But back to CD3: from Erskine's thunderous introduction to Zawinul's disc-opening "Fast City," it's clear that Weather Report, circa 1980/81 was a completely different band than the one that had toured just a couple years earlier. Looser, more improvisationally open, and swinging
harder than it had ever done before, credit has to go to the rhythm team of Pastorius, Erskine and Thomas, who seem to be playing as if their lives depended on it. The often taciturn Shorter, too, seems to have been unleashed from his more restrained work on Mr. Gone
the Zawinul-dominated album of remarkable synthesizer orchestration that, in addition to being unfairly judged at the time but now seen for the groundbreaking record it really was, had many fans and reviewers alike suggesting that it was, indeed, Shorter who was the titular "Mr. Gone."
Zawinul, too, seems to be more unfettered...even as, with the group's final album with Pastorius, Erskine and Thomas (1982's Weather Report
) would return to more through-composed and less open-ended material. But here, all the stops seem to have been pulled out as "Fast City" leads to a powerhouse solo from Erskine, where Pastorius and Zawinul add brief exclamatory phrases before the composition's still memorable melody is played at an even faster clip than on the studio album.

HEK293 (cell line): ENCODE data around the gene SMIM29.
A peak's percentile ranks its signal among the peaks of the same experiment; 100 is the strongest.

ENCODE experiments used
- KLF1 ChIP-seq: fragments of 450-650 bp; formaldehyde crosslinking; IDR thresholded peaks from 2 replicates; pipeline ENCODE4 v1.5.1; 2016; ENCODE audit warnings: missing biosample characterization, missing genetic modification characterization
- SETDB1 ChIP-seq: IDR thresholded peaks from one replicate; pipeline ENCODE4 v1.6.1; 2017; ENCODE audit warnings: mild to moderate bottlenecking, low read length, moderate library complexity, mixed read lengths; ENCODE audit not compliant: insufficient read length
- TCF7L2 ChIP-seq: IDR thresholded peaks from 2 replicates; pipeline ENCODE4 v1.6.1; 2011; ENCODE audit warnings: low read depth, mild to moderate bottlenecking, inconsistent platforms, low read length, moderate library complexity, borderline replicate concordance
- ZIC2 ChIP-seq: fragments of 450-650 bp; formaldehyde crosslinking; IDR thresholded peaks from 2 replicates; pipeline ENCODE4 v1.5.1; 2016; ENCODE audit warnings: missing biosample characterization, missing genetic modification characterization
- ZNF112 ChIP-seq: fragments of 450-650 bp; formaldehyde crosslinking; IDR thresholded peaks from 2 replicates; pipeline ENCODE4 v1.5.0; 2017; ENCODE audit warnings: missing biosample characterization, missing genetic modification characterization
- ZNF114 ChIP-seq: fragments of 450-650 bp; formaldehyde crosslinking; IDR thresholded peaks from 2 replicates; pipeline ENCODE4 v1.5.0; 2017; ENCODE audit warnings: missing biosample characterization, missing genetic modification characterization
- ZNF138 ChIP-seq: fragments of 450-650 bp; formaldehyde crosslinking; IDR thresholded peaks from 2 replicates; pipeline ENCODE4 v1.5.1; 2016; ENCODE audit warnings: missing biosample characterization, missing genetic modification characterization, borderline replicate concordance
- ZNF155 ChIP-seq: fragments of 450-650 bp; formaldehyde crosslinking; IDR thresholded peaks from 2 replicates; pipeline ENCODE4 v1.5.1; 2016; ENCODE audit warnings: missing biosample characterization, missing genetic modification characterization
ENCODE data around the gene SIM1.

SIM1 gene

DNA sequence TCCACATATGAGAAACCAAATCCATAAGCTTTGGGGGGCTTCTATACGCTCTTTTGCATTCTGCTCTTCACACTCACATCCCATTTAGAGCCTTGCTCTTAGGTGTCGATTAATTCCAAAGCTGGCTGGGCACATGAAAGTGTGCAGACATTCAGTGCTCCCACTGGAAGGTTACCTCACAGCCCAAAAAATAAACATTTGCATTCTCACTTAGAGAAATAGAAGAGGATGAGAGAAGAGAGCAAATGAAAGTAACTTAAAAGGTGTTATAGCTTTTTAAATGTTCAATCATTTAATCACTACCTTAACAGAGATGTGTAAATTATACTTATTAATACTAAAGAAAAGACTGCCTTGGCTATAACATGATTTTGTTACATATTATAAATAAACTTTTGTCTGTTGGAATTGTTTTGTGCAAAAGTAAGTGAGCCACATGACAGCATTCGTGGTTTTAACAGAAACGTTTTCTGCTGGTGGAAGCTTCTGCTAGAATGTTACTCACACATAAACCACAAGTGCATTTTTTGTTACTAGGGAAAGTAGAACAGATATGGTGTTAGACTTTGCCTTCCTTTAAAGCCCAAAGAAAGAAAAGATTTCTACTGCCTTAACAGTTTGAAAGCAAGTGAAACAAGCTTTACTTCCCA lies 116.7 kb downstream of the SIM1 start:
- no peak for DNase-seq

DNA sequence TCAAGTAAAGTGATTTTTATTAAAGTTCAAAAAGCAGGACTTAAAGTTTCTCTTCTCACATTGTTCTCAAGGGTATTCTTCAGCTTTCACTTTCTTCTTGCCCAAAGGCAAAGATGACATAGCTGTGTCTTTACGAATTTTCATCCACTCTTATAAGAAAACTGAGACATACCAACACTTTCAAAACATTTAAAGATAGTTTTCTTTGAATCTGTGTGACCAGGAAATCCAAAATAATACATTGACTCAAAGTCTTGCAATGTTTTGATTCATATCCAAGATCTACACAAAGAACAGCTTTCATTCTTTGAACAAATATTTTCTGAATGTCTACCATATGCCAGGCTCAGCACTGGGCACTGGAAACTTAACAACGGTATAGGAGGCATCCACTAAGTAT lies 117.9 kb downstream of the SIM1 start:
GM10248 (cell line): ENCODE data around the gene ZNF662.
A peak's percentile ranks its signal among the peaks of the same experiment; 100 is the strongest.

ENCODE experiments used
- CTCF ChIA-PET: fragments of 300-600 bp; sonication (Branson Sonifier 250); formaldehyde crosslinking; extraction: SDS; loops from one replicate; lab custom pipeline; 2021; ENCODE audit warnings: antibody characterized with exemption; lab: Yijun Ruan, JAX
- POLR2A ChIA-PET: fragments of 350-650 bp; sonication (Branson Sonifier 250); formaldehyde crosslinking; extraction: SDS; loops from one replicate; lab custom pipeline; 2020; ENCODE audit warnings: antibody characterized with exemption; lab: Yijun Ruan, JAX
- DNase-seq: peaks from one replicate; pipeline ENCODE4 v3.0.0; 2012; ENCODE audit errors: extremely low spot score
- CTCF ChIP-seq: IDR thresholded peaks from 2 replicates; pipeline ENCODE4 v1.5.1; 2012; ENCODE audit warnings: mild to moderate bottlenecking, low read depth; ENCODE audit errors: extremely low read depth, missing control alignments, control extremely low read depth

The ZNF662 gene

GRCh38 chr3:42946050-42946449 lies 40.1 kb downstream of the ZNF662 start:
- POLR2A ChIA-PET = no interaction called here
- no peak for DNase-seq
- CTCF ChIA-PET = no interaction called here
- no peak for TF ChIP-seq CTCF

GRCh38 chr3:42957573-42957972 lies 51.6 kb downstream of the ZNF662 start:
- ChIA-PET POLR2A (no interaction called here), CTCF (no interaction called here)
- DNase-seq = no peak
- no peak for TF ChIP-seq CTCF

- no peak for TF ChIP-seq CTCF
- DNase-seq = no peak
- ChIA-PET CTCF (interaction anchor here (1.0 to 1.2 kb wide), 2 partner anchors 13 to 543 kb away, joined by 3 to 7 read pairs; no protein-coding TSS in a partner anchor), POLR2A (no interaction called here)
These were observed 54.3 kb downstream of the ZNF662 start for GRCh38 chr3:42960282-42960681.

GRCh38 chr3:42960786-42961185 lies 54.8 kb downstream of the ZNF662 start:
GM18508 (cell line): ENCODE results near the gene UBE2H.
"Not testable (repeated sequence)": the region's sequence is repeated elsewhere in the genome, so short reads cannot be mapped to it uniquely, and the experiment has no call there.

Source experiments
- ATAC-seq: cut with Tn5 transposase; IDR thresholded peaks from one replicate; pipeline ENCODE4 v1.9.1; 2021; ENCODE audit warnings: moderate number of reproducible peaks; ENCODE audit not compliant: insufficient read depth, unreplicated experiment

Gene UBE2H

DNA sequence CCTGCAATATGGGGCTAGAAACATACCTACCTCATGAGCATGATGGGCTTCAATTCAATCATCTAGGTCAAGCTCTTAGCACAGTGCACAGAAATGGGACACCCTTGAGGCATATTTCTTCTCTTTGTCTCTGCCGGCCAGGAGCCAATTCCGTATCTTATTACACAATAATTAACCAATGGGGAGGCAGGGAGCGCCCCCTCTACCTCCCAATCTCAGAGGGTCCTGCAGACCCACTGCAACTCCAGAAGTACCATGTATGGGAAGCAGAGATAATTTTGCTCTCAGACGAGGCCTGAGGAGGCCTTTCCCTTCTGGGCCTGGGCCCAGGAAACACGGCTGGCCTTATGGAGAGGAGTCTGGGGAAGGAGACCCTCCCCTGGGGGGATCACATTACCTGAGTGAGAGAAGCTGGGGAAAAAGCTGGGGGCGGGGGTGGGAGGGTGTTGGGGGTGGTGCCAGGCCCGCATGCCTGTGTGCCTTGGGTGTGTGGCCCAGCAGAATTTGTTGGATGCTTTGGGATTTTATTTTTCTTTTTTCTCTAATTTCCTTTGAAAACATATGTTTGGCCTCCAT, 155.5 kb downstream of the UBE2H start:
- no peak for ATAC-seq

Beyond the relentless sound of surprise delivered by this band on every track it tackles, there are other surprises. The gradually ascending, speeding up synths that end "Forlorn" at the end of Night Passage
not a studio concoction but something Zawinul somehow manages to accomplish in real time. This was, after all, a time before samplers and the kind of sonic processing that's taken for granted in the new millennium, so what might seem like such a small thing now was a far more remarkable achievement then.